by Gianni Valente
Antakya (Agenzia Fides) - For the 86-year-old Italian Capuchin Father Domenico Bertogli, who comes from Modena, the time has come to say goodbye. At the beginning of November he left his parish of St. Peter and Paul in Antakya, the old Antioch on the Orontes, which he had founded and led with apostolic passion on the model of the "Domus Ecclesiae" of the first Christians. Even on his last day there, he was surrounded by Christians and Muslims, residents of the Turkish city and pilgrims who had come from far away, lifelong friends and people he had just met.
Father Domenico had already resigned from his position as parish priest last May "for reasons of age". Since then he has remained in Turkey and accompanied the pastoral work in St. Stephen's Catholic Church in Yeşilköy, 20 kilometers from the center of Istanbul. At the end of October, on the occasion of his 60th anniversary as a priest, he celebrated a Mass to commemorate his 56 years of missionary activity in Turkey (he was in Izmir before Antioch). In this mass and also in a letter he had written a few days earlier, he said goodbye to the Christians in Antioch with words full of hope and sober emotion. He assured everyone that his heart remained in this city where for so many years he had tried to put himself at the service of baptized Christians on their journey of faith. "For everything I succeeded in doing" wrote Father Domenico "we thank the Lord. For everything I did not do well, I ask for forgiveness and understanding".
In the letter, Father Bertogli also thanked his closest collaborators one by one ("Let us not be sad. Have courage, we are all on the way to the risen Lord"). "In my life", Father Domenico added in an interview with Fides, "I have always chosen the path of obedience and have stayed in the places and in the situations to which I was sent. This is what I was able to put into practice, and I am confident that things will continue because it is the Lord who works in our obedience".
The mission of Domenico Bertogli (and the entire recent missionary adventure of the Capuchins of Emilia-Romagna in Anatolia) was blessed by facts and encounters that are gratefully preserved in the memory of the local Christian communities. A memory already charged with the suggestions that for two thousand years have surrounded places and events linked to the first apostolic proclamation for every Christian soul.
Father Domentico, who arrived in Antakya at the end of the 1980s, already then began to restore two old ruined houses of the ancient Jewish quarter, where the city's first Christians probably lived. After completing the work, he had the Turkish inscription Türk Katolik Kilisesi (Turkish Catholic Church) carved on the stone above the entrance to show everyone that even in modern Turkey, Christianity is not a foreign faith. The Alawite Muslim architect Selahattin Altinözü renovated the church and attached house, adopting the oriental style of the old Antiochene residences: arcades and columns, ornate windows and stone fountains, and ogival terraces. Thus, over the years, Father Domenico's Domus ecclesiae has also become a city attraction, a must-stop for pilgrim groups or individual travelers. Even Muslim and Jewish family clans in the city have often asked to celebrate their festivals in the courtyard of the house under fragrant orange and grapefruit trees. Above all, a web of Christian life has developed around the Church, blessed also by the gift of ecumenical unity among those who bear the name of Christ. In Antioch, Father Dominic and the priests of the Greek Orthodox Church have always celebrated joys and sorrows, celebrated festivals and endured difficult times together. In recent years, inspired by the experience of the Neocatechumenal Way, Orthodox Christians have also participated in catechesis in the parish. And since 1988, with the special permission of the Holy See, the Catholics of Antioch have been celebrating Easter ad experimentum on the day established in the Orthodox calendar. So the disparities in Easter celebrations, which are the most obvious and painful sign of Christian disunity throughout the Middle East, are tentatively resolved in this city.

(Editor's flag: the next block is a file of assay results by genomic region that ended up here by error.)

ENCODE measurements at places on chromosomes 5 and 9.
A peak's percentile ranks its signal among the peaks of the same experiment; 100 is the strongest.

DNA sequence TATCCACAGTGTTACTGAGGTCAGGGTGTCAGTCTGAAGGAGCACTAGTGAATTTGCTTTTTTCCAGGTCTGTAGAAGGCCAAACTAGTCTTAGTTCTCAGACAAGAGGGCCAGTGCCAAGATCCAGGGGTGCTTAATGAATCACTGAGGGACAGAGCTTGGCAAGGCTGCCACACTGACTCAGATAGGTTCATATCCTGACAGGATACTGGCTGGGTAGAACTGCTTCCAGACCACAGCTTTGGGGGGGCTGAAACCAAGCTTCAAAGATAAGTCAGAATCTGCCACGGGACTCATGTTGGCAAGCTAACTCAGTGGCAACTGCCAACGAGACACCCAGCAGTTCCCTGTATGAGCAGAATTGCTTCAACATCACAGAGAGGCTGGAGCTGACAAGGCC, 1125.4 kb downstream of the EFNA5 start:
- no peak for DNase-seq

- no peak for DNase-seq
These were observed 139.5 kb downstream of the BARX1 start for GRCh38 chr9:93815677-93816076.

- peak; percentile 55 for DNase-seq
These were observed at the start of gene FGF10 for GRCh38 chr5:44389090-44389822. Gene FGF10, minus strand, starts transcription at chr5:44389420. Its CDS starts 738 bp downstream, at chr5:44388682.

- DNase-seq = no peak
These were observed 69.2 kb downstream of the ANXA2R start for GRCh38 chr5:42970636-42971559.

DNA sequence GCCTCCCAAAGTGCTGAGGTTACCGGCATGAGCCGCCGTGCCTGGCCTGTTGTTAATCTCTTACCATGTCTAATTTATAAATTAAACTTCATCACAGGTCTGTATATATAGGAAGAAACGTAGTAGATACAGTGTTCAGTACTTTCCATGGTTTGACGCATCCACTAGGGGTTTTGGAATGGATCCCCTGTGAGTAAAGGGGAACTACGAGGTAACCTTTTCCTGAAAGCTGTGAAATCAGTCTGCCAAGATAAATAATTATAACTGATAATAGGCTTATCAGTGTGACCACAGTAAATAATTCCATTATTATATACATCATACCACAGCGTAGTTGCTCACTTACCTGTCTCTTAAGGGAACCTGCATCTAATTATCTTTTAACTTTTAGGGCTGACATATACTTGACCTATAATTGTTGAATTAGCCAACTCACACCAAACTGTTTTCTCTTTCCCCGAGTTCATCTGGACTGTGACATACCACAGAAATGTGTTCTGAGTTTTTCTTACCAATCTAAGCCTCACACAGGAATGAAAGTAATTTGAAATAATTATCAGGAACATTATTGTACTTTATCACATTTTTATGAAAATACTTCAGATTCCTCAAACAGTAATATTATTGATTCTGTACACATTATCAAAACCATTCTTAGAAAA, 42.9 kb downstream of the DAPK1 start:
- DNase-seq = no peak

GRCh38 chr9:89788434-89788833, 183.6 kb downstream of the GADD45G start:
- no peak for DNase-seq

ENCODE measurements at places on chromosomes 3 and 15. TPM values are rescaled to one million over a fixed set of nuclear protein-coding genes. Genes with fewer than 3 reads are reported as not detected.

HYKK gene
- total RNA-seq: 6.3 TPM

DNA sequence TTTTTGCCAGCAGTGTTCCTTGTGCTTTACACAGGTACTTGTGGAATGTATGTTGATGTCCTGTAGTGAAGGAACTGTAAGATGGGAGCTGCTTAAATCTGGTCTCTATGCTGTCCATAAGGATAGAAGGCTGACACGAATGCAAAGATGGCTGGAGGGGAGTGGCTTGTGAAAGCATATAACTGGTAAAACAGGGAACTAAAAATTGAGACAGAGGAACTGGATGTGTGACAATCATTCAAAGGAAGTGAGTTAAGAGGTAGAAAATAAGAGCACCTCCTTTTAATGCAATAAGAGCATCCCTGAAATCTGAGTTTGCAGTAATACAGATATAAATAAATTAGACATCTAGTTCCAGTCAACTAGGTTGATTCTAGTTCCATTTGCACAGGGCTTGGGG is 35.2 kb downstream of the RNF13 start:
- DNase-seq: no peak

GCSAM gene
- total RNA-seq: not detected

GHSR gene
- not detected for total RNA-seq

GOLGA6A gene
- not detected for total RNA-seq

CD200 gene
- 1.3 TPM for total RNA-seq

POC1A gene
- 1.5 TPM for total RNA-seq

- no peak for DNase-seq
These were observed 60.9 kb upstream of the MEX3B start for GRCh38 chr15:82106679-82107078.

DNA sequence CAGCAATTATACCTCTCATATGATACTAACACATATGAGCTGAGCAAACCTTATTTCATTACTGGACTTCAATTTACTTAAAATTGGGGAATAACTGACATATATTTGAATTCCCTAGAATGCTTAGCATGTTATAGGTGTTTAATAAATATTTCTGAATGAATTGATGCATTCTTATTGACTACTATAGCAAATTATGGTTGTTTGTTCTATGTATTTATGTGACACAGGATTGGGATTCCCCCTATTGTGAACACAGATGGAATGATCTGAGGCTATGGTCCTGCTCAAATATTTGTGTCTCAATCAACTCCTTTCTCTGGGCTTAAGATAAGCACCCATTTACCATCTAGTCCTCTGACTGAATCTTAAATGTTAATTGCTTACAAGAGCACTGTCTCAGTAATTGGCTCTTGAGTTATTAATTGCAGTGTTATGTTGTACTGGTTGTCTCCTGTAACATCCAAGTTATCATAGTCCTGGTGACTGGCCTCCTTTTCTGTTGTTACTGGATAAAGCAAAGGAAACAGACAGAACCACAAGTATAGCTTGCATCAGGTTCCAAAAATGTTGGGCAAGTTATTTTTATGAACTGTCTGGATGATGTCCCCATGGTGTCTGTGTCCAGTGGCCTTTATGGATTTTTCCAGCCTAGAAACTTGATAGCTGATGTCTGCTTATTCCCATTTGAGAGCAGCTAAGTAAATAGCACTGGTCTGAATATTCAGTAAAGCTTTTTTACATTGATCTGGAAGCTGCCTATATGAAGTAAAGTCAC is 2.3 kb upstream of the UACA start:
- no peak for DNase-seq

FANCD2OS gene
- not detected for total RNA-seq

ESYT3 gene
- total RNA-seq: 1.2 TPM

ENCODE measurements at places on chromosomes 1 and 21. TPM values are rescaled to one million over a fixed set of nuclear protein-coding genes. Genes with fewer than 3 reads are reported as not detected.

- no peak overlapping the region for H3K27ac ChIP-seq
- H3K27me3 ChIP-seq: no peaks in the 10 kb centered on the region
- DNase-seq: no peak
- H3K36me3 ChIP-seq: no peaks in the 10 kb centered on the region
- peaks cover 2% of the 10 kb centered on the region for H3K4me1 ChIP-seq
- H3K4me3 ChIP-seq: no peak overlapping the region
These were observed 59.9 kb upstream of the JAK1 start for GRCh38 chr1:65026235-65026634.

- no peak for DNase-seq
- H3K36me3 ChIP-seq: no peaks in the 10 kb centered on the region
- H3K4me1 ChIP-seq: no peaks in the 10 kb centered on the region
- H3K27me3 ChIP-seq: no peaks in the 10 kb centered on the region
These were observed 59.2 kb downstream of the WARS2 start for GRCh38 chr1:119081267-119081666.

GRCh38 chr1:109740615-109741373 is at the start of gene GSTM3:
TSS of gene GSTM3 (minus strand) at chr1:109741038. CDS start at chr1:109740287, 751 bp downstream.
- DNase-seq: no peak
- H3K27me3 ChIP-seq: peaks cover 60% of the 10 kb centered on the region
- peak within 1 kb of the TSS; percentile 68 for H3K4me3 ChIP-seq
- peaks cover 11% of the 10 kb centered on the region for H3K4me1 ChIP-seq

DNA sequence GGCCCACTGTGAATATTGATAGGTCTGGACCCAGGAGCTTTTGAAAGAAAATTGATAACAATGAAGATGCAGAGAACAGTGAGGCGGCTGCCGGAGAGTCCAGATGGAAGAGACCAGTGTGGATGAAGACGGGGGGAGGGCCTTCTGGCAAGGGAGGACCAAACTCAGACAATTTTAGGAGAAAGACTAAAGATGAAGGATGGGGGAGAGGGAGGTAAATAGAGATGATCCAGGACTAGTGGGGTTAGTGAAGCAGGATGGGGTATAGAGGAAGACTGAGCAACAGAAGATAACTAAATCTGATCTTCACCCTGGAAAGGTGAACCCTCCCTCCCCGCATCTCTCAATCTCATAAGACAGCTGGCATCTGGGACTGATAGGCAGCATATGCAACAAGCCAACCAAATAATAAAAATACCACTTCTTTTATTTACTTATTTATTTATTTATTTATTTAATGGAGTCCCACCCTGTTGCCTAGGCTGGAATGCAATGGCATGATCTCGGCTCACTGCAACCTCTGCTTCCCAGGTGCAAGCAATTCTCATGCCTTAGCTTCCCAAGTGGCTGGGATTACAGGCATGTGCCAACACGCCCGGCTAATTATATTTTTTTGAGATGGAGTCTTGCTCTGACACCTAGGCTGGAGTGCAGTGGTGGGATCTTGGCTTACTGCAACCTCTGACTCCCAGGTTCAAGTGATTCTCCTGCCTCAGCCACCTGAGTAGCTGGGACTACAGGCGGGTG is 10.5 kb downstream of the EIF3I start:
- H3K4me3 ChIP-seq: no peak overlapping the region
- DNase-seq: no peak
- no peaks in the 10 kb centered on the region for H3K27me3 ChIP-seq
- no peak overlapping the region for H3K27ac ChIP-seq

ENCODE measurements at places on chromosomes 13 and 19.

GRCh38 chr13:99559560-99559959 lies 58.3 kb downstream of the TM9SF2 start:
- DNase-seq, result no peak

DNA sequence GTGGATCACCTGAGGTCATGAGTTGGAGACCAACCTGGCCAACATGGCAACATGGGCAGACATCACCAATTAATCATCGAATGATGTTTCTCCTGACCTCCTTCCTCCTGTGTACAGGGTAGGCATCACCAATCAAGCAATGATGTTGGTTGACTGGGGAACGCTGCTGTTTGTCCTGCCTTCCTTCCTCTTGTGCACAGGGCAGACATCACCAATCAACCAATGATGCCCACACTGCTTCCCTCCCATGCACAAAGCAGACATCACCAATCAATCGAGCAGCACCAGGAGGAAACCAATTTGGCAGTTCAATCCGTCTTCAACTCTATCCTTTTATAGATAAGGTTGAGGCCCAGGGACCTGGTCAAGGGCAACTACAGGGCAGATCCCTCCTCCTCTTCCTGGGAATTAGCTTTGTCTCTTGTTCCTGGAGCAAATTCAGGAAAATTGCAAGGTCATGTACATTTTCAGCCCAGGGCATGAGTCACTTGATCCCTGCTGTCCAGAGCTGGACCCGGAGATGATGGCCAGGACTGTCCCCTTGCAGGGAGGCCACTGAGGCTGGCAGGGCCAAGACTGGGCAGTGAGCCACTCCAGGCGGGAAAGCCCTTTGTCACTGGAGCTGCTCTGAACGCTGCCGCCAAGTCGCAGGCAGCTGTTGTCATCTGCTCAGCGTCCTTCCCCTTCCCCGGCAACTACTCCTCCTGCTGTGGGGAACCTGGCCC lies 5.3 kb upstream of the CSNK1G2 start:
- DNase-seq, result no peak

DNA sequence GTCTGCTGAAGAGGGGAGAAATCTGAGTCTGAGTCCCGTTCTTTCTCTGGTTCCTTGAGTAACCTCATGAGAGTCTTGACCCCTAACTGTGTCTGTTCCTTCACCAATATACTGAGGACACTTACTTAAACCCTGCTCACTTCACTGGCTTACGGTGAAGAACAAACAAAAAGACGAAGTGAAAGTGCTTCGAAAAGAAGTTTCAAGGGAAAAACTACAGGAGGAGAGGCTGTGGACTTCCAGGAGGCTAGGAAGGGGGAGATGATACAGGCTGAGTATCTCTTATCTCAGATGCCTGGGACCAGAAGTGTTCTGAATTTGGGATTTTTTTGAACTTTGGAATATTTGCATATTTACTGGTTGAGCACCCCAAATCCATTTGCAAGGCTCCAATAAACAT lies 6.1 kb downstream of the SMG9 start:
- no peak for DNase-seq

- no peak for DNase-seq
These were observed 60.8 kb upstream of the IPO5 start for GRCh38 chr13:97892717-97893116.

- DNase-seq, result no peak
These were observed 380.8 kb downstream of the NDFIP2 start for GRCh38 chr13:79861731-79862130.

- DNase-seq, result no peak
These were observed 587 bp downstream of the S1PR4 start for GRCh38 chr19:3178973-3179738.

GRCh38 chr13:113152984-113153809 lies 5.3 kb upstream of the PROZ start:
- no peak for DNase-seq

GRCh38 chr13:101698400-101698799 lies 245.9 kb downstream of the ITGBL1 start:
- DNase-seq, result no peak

For decades, Father Domenico reported on the everyday life of a group of Christian brothers and sisters in the Chronicles of Antioch, a kind of diary of the community that has been published month after month in recent years and sent every year to friends scattered all over the world take life as it comes.
In Antioch on the Orontes, the apostle Peter had already arrived after the death and resurrection of Christ and stayed there for a long time. For this reason the city was Sedes Petri before Rome. In the Letter to the Galatians, where Paul tells of the discussion he had precisely with Peter on a question that arose precisely in Antioch. Peter, at first was cordial with the pagans of the city who had become Christians, then began to avoid them, out of awe of Christians of Jewish origin who considered the observance of the Mosaic law as an indispensable requirement for the salvation promised by Christ. Then the matter was discussed in Jerusalem by the apostles and elders gathered in the first council. The apostolic letter that came out was sent primarily to the community of Antioch, to remind that the newly baptized pagans should not be imposed "any other obligation apart from these necessary things: abstain from meat offered to idols, from blood, from animals suffocated and by shamelessness".
Father Domenico experienced and testified on the long journey that he covered with his friends in Antioch, again and again the same attractive freedom that touched the hearts of Peter and Paul. The happiness of being part of a story where you can ask the Lord for anything without having to make sacrifices. (Agenzia Fides, 10/11/2022)